Then, about a decade later, it really occurred to several members of our group that diffusion tensor imaging was even more applicable to traumatic brain injury (TBI). In TBI, particularly in mild cases, you see acceleration, deceleration and rotational forces that actually stretch and sheer axons. The diffuse axonal injury in mild TBI (mTBI) is often not visible using conventional MRI or CT. Instead, more sophisticated tools such as diffusion tensor imaging are needed that will show some of the shearing and diffuse axonal injury, the latter being the most common injury in mTBI, which is not observed using conventional imaging. The big decision in an emergency room, when faced with a individual with moderate or severe TBI is: “does this individual need neurosurgery?” However, usually nothing’s going to be done for mTBI. Very often, a CT is not even performed unless there is some indication; and even if a CT is done, it does not generally show any damage. Nonetheless, the consequences for mTBI are not normally serious because, for the most part, those with mTBI recover within hours to days to weeks. However, there are a small percentage of people with mTBI (~15–30%) who do not recover. They end up experiencing symptoms long after their head injury, including dizziness, problems with concentration, memory, irritability, impulsivity and sometimes depression, without really having an explanation for it. Their doctor may tell them that there is nothing wrong with them because nothing shows up on CT or MRI; they do not have an explanation for what is going on. Imagine how disconcerting that must be for the patient.

There has been controversy in this field. Perhaps people with these symptoms may have had psychiatric symptoms before their brain injury? Perhaps there is a lot of overlap with other disorders such as post traumatic stress and/or depression? However, I really do not think that this is a fair assessment since it is not based on radiological evidence from the appropriate sophisticated imaging tools, such as diffusion tensor imaging. Fortunately, I think that is changing now and it will have a huge impact on the field of TBI. So, that to me is another highlight of my career, and it’s happening right now – I’m going in a completely different direction. I am still involved in schizophrenia research, but the work our laboratory is doing can contribute a lot towards understanding mTBI. Both schizophrenia and mTBI deal with the same kind of issue; very subtle abnormalities in the brain, which require refined tools in order to discern them. Currently, with Inga Koerte and collaborators, we have applied these tools to soccer players, where we have shown that repetitive head trauma, even in elite professional soccer players who are selected for participation with no reported history of brain concussion do show alterations in white matter compared with healthy professional swimmers [5]. We have also reported changes between pre- and post-season in hockey players, where changes in white matter have been observed [6]; see also our comprehensive review article on neuroimaging findings in mTBI [7]. We are also investigating changes in National Football Players (NFL) to determine whether or not there are early changes that might predict chronic traumatic encephalopathy (CTE), so that through detection we may be able to intercede with possible treatments to prevent the cascade of changes that lead to CTE in some players, but not in others. There is much to be done in the area of mTBI, including the area of advancing our knowledge of repetitive subconcussive blows to the head, and the work here is only just beginning, which makes it really exciting. There is also the opportunity to develop preventative neuroprotective agents prior to exposure to explosive devices in the case of soldiers, and even in the case of athletes with high exposure to head trauma.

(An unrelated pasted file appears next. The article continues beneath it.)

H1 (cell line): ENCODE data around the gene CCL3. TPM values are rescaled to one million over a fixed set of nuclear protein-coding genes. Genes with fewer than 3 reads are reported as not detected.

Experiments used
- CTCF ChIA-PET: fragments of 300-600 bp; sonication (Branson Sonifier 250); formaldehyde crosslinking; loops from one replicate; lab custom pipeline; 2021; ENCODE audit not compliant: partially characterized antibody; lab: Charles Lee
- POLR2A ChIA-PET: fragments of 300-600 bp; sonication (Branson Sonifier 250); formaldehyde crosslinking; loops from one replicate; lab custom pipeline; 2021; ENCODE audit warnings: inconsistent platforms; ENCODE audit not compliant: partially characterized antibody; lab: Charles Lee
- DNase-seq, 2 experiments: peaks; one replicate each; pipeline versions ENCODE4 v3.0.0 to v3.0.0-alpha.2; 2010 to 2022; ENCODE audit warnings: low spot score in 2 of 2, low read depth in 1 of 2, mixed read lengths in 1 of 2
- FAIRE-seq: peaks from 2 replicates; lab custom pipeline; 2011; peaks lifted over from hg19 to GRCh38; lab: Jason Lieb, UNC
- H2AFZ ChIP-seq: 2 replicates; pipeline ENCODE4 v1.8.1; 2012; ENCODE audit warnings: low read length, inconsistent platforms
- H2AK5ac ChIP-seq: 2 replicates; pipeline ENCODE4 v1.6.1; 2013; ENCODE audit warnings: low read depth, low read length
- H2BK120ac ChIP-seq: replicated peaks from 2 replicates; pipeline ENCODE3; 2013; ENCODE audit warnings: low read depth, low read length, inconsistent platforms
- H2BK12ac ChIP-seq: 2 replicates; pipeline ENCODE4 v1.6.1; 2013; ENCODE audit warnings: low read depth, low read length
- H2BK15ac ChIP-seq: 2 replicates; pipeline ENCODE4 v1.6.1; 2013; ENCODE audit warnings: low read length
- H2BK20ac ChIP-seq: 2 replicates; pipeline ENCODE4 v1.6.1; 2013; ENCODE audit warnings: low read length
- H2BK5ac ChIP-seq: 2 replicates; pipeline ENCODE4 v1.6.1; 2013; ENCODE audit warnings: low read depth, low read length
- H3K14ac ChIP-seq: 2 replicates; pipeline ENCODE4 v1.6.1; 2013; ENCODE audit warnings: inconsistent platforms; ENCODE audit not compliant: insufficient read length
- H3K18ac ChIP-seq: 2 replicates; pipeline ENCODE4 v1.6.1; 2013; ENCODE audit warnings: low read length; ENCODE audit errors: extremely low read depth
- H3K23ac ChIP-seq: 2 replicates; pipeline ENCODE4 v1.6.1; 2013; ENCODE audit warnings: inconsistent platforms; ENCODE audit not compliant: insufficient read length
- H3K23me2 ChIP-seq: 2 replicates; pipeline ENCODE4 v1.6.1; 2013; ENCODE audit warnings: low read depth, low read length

■As a founding director of the Psychiatry Neuroimaging Laboratory, could you tell us briefly about the laboratory’s advanced imaging techniques that you have developed?